Ottawa Needs Asia Strategy, Stronger Relations with China and India, Reveals New APF Canada Opinion PollVANCOUVER, BRITISH COLUMBIA -- (Marketwire) -- 02/28/11 -- While 98% of Canadians engaged with Asia see the brightest economic prospects in China, only 38% view current Canada-China relations in a positive light. This is well behind Canada's relations with other G20 Asian countries, notably Japan and Australia, according to an opinion panel report published today by the Asia Pacific Foundation of Canada (APF Canada, www.asiapacific.ca).
The Points of View Asia-Pacific opinion poll is the first to survey Canadians who are engaged with Asia through professional, academic and family interests. Over 80% of opinion panel members have business and professional interests related to Asia. This group of "Asia Practitioners" described Canada's overall current relations with Asia as lukewarm. Some 86% of opinion panel members argued that Ottawa's top policy priority for 2011 should be focused on developing a foreign policy strategy specifically for Asia.
"This unique and authoritative group of Asia practitioners is sending a clear message that Canada needs a stronger focus on key Asian markets and with the region as a whole," noted Mr. Yuen Pau Woo, president and CEO of APF Canada. "Panel members are overwhelmingly of the view that Canada-China and Canada-India relations should move up the government's priority ladder."
The survey, which gathered views from 275 members of the Points of View Asia-Pacific opinion panel, also revealed that among the top security concerns in the region, 86% viewed political instability in Pakistan as the most pressing peace and security risk, while the conflict on the Korean peninsula followed closely behind at 75%. Interestingly, given the tone of U.S.-China relations in recent times, comparatively few saw the deterioration of U.S.-China relations (37%), the modernization of China's military capabilities (38%), or the strengthening of U.S. military alliances in Asia as significant threats to regional security.
On the economic front, Japan was viewed as having the bleakest economic prospects out of its six G20 Asian counterparts (32% positive). However, Canada's current relations with Japan ranked second highest, with 69% of Canadians viewing it in a positive light.
The full survey results on the economic and security outlook for Asia in 2011, the state of Canada's relations with key countries in Asia, and the priority areas for Canadian government policy in Asia, can be viewed at http://www.asiapacific.ca/surveys/points-view/points-view-asia-pacific-issues-survey-1.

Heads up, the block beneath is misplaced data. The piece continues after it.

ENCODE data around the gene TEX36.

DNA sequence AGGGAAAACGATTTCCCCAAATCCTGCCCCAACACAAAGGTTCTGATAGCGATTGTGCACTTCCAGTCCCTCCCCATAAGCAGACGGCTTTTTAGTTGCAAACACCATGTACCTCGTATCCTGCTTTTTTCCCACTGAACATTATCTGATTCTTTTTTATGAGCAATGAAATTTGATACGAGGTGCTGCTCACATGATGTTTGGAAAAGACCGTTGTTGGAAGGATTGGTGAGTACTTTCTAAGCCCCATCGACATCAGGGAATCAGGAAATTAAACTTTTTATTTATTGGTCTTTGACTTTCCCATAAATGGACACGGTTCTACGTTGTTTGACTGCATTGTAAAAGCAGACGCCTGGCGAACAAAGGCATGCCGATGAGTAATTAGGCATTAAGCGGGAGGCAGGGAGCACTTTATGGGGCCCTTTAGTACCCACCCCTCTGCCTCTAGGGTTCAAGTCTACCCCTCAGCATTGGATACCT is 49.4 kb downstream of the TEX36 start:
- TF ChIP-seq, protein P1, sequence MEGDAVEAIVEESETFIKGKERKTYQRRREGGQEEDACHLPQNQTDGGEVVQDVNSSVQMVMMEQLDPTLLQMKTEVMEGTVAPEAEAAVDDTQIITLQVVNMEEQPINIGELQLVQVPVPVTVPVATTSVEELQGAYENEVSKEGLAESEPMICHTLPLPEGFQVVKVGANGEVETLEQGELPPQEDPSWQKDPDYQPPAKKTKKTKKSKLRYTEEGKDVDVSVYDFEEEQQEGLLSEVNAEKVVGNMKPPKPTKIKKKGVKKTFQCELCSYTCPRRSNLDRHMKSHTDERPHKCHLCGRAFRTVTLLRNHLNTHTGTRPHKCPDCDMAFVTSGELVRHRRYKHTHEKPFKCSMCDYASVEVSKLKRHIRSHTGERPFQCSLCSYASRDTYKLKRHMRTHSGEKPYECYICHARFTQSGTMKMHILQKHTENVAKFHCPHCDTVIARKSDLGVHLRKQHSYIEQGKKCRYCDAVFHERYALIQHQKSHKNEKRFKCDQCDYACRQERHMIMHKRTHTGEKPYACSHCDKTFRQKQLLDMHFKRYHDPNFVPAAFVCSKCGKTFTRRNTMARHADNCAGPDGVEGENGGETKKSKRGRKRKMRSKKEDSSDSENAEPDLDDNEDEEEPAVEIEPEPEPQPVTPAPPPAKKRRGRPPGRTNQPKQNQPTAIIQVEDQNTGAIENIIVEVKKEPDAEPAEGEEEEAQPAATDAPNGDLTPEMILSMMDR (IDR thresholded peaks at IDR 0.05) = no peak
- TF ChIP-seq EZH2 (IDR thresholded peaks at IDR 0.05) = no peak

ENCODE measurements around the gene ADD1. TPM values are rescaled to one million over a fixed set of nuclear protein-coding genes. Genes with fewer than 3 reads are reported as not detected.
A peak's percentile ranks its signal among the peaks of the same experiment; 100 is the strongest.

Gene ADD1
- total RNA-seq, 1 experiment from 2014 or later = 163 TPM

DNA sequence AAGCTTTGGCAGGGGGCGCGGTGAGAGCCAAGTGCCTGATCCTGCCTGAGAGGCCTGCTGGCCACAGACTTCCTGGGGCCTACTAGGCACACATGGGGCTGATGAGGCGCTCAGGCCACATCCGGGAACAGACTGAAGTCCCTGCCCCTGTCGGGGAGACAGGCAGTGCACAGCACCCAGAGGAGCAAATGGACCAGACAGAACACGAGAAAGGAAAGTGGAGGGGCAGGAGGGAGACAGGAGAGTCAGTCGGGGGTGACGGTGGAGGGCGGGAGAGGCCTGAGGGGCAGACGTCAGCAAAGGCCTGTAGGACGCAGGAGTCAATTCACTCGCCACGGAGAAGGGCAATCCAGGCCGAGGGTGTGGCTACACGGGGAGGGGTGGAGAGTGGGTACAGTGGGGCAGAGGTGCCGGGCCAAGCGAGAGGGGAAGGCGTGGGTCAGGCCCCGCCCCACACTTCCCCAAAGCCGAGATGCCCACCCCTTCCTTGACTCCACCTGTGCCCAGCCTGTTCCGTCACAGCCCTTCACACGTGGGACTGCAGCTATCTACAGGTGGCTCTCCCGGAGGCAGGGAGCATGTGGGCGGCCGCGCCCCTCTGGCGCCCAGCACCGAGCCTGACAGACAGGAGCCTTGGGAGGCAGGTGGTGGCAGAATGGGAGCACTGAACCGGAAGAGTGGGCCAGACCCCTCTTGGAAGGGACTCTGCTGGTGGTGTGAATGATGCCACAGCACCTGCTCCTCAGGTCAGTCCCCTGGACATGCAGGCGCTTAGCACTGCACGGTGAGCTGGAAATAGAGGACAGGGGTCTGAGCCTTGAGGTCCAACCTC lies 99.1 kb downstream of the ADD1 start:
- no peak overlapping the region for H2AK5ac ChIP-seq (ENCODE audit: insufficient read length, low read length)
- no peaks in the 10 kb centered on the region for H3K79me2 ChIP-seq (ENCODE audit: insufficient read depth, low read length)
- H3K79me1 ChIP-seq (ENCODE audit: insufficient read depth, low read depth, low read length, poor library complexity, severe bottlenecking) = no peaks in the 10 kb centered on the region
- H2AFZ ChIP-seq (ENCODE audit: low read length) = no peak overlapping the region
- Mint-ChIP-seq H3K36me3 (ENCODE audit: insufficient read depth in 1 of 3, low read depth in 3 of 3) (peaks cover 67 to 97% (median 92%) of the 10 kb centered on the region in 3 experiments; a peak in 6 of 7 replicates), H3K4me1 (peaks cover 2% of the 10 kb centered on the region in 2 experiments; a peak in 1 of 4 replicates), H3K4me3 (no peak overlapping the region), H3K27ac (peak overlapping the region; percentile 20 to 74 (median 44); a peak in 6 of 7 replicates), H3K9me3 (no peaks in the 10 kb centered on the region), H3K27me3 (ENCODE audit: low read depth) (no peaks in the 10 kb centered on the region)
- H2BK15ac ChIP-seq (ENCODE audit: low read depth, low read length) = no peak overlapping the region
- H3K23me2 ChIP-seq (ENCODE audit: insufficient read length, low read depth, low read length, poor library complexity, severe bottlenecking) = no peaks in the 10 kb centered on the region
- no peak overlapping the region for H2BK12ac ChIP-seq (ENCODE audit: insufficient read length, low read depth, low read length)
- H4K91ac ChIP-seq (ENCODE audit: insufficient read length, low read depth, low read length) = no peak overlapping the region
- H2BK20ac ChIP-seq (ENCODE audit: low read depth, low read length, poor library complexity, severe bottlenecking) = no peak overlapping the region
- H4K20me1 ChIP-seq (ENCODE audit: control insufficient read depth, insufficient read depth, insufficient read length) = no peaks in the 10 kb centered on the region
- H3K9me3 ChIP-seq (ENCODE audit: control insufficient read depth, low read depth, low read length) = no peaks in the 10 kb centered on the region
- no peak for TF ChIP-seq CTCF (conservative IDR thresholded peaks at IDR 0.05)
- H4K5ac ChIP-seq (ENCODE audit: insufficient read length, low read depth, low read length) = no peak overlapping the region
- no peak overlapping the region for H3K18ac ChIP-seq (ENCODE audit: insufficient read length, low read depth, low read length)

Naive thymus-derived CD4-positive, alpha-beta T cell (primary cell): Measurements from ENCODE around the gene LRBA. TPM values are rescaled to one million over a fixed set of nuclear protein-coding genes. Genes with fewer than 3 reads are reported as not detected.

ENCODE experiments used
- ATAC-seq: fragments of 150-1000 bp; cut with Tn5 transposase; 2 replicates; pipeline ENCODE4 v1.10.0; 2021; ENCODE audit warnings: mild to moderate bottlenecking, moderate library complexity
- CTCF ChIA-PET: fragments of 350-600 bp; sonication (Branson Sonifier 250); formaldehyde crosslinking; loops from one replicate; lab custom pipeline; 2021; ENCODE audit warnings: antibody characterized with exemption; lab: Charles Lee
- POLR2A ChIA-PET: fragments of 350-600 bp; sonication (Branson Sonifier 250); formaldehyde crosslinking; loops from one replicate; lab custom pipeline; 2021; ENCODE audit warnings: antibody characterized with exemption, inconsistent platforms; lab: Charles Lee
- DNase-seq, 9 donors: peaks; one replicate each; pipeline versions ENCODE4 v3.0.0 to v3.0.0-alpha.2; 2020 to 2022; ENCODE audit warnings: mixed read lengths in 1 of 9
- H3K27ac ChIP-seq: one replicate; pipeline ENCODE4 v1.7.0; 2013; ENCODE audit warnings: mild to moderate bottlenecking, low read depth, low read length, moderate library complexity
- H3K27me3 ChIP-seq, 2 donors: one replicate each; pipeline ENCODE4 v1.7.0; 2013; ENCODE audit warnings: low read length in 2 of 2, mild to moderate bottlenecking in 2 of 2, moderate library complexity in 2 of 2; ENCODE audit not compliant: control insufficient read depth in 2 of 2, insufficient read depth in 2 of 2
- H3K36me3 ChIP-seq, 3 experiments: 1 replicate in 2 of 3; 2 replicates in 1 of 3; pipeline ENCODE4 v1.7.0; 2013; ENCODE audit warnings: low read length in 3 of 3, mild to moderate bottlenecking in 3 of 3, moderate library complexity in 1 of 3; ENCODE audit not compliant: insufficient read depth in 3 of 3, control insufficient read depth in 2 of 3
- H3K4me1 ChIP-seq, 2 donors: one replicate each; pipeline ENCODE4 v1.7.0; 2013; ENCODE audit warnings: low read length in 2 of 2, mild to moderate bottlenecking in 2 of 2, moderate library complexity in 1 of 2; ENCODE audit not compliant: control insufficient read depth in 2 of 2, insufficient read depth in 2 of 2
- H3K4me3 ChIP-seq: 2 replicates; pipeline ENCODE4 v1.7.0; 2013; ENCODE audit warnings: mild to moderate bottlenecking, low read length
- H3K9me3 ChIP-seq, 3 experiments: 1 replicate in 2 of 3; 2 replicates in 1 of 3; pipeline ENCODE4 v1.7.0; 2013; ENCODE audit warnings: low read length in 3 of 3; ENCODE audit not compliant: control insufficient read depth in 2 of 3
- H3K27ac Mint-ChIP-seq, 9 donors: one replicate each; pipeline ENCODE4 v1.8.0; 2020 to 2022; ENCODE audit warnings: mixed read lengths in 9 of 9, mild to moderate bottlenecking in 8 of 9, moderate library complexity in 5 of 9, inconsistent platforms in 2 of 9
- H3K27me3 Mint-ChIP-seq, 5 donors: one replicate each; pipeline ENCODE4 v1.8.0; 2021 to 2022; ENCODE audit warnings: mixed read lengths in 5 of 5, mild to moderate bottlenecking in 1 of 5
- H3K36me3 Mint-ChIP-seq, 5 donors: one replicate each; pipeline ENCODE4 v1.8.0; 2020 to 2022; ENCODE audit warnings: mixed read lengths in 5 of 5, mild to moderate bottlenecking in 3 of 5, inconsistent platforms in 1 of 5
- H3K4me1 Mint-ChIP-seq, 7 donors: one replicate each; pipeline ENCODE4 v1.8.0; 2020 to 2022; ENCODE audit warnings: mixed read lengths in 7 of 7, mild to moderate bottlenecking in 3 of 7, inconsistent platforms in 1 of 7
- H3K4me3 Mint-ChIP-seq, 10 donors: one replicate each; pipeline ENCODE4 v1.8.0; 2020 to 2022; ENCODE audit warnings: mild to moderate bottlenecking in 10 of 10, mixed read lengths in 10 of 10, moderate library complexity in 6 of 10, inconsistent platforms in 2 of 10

The Points of View Asia-Pacific is an opinion panel of the Asia Pacific Foundation of Canada comprised of 622 individuals who are connected to or engaged in Asia through professional, academic or personal interests. It is a unique medium through which Canada's growing community of Asia practitioners can voice their opinions and views on policy issues of the day that relate to Canada's relations with Asia. Surveys on issues related to Canada-Asia relations will be issued on a bi-monthly basis. Data was collected between February 3-6, 2011 with a total of 275 people completing all or part of the survey questionnaire. The response rate for this survey is 44%. The margin of error for the total sample of 275 is +/-5.9%, 19 times out of 20. More information on the profile of Points of View Asia-Pacific panel members can be viewed at http://www.asiapacific.ca/surveys/points-view/points-view-asia-pacific-opinion-panel-profile.
About APF Canada
The Asia Pacific Foundation is an independent resource for Canadians on contemporary Asia and Canada-Asia relations. As a national not-for-profit organization established by an Act of the Federal Parliament in 1984, the Foundation brings together people and knowledge to provide the most current and comprehensive research, analysis and information on Asia and on Canada's transpacific relations. It promotes dialogue on economic, security, political and social issues, helping to inform public policy, the Canadian public and Canada's Asia practitioners. The Foundation is funded principally through an endowment from the Government of Canada and by corporate and individual donors.